Iran Takes US to the ICJ

Iran Takes US to the ICJ
Iran has lodged a complaint with the International Court of Justice (ICJ) against the United States' reimposition of sanctions. The US breached the terms of the agreement intended to limit Iran’s nuclear programme..

Iran has lodged a complaint with the International Court of Justice (ICJ) against the United States' reimposition of sanctions. 

The US breached the terms of the agreement that was intended to limit Iran’s nuclear programme, when they withdrew in 2018. 

Background 

Iran’s nuclear program was first launched in the 1950s, with help from the United States. Iran signed the Nuclear Non-Proliferation Treaty (NPT) in 1970. Support from the West continued until the Iranian Revolution and the ascent of Ayatollah Khomeini into power in 1979. Iran’s nuclear program has been a source of concern for the international community since then.  

During the International Atomic Energy Agency’s (IAEA) investigations in the country, it was revealed that Iran had not declared a number of its nuclear activities and was not in compliance with the NPT. In 2006, the country also refused to suspend its uranium enrichment program. The UN consequently imposed a number of sanctions on the nation. By 2015, the nation had lost billions of dollars due to these sanctions; an estimated $100 billion in oil revenue alone. 

The Joint Comprehensive Plan of Action (JCPOA) is a comprehensive agreement between the P5+1 countries (France, China, Russia, US, UK, and Germany), EU and Iran to prevent nuclear arms development in Iran in exchange for removal of sanctions. October of 2025 was chosen as the Termination Day.  

Under the JCPOA, Iran will have to reduce their stockpile of enriched Uranium by 97% and undertake enrichment only at Naantz. The Plutonium enrichment core at Arak would have to be dismantled. A 5-year heavy arms embargo and an 8-year ballistic missile embargo would remain in place. The International Atomic Energy Agency (IAEA) would conduct routine checks to keep track of Iran’s nuclear program. Sanctions on Iranian oil, banking, and financial sectors would be lifted.  

The Trump administration ​withdrew​ from the deal in May 2018, which led to the imposition of secondary sanctions which target international banks that conduct business with Iran’s oil sector.  

Analysis 

President Trump’s withdrawal does not threaten the existence of the deal as the EU has signalled its commitment to the deal if Iran continued to adhere to the requirements. It was formally endorsed by the UN Security Council, incorporating it into international law. Iran has, thus far, been in full compliance, according to the IAEA. Recently, they have boosted enrichment within the limitations.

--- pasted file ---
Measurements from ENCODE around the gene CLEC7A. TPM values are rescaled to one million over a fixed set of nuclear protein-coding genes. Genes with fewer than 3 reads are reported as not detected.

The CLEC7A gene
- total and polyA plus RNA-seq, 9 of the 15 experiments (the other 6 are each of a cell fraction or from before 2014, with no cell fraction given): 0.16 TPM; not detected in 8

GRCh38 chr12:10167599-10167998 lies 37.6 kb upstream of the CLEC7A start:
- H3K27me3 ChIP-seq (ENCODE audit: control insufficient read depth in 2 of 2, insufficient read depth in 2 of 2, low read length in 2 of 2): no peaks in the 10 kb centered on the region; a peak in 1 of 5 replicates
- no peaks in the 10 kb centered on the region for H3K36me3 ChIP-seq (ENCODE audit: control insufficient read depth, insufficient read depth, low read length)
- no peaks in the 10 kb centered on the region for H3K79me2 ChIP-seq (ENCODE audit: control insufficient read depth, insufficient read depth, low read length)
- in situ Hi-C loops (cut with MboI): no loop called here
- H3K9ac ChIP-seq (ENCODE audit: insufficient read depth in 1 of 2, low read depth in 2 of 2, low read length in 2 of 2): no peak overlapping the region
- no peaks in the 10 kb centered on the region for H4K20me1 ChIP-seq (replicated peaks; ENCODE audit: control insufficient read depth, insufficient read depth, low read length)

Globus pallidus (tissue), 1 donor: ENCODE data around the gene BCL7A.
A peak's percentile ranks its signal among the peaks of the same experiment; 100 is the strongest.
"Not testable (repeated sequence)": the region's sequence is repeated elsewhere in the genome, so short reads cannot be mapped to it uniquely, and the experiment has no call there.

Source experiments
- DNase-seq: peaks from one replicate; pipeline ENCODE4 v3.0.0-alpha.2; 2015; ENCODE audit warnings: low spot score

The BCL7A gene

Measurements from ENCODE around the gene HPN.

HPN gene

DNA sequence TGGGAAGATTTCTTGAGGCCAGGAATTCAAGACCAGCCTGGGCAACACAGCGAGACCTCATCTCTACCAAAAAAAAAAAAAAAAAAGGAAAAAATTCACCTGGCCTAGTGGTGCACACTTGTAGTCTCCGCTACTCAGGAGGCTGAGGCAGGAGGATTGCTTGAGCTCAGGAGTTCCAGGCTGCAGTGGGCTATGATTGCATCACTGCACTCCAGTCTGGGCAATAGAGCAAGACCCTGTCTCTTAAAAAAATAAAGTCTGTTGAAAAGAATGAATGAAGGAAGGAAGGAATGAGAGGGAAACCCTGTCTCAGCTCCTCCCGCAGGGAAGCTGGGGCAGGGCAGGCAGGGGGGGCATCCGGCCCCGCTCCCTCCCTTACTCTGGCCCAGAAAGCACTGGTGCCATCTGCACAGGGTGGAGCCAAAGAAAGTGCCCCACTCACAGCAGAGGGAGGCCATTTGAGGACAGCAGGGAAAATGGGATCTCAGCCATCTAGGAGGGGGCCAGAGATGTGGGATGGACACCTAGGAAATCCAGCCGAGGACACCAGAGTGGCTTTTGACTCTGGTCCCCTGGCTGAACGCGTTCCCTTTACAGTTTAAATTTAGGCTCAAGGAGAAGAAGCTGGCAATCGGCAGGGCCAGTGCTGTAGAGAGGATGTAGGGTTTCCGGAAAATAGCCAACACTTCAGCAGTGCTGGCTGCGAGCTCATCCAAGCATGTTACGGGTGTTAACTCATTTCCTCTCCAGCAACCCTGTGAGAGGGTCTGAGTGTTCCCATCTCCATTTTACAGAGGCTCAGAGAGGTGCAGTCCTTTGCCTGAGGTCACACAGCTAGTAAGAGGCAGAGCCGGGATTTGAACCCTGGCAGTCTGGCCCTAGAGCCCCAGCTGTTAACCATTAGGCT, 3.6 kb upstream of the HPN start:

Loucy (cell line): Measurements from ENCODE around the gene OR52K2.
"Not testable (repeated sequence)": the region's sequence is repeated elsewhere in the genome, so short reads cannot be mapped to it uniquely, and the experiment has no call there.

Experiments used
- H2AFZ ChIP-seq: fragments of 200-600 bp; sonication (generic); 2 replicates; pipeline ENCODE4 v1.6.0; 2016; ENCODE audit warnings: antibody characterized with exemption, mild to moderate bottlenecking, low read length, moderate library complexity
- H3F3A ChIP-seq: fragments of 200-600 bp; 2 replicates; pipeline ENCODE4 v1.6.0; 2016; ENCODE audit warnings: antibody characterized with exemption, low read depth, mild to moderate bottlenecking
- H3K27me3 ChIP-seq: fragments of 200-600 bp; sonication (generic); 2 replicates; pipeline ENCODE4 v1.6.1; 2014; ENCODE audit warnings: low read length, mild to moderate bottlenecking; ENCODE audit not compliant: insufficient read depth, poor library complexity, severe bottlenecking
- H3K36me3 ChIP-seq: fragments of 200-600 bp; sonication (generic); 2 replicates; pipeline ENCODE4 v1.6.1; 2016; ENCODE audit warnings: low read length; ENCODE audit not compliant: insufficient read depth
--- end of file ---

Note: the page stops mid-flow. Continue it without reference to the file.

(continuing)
“Iran is committed to the rule of law in the face of the US contempt for diplomacy and legal obligations. It's imperative to counter its habit of violating international law,” said Iranian Foreign Minister Mohammad Javad Zarif. 

Sanctions will be reimposed by Washington in two phases in August and November, seeking to bar foreign companies from doing business with Iran and blocking its oil sales abroad. Aircraft manufacturers like Boeing will lose billions in contracts due to sanctions on Iranian banks. French oil company Total is set to leave Iran, after investing nearly $5 billion in a 20-year agreement, if sanctions are not withdrawn. 

The EU has remained committed to the Iran Deal. The European Commission, the executive branch of the EU, has initiated plans to activate the ‘blocking statute’ - legislation that seeks to shield EU companies that continue doing business with Iran, and gives them a framework to recover any damages suffered as a result of US sanctions. The statute essentially prohibits EU persons from complying with US extraterritorial sanctions.  

"We are all in this together, since the EU is facing a net loss of $11.7 billion in lost trade with Iran next year," Austrian ambassador Stefan Scholz, whose country currently holds the presidency of the EU said. 

To make up for losses suffered as a result of the US sanctions, Iran is looking at other countries as potential export partners, including a deal that could potentially be worth $50bn with Russia, and trade with local currency over the US dollar. However, effects of the sanctions have already taken root as the Rial has depreciated and crude oil prices have dropped to their lowest. 

The International Court of Justice, the UN’s principle judicial organ, is set to review the ‘Certain Iran Assets Case’ regarding the US Supreme Court ruling for $2 billion in frozen Iranian assets to be paid to victims of attacks blamed on Iran. Iran claims the US ruling will be in violation of the 1955 Treaty of Amity, which was signed during reign of Shah Pahlavi, and the Algiers Accords, signed after the Iranian Revolution. 

Counterpoint 

Iran’s claims fall within the jurisdiction of Iran-U.S. Claims Tribunal and the JCPOA Dispute Settlement Mechanism, thereby removing them from the ICJ’s jurisdiction. The Tribunal decides whether it has jurisdiction, given that Iran and the US authorized the Tribunal to interpret and apply the Algiers Accords, which involve forward-looking obligations such as a prohibition on the United States from interfering in Iran’s internal affairs. 

Assessment 

Our assessment is that the US is in violation of the Algiers Accords as President Trump has called for regime change in Iran. We believe that the signatories of the JCPOA should enforce the agreement’s provision to settle disputes instead of approaching the ICJ. We feel that reimposition of US sanctions will be counterproductive as Iran could trigger multiple conflicts in the Persian Gulf.

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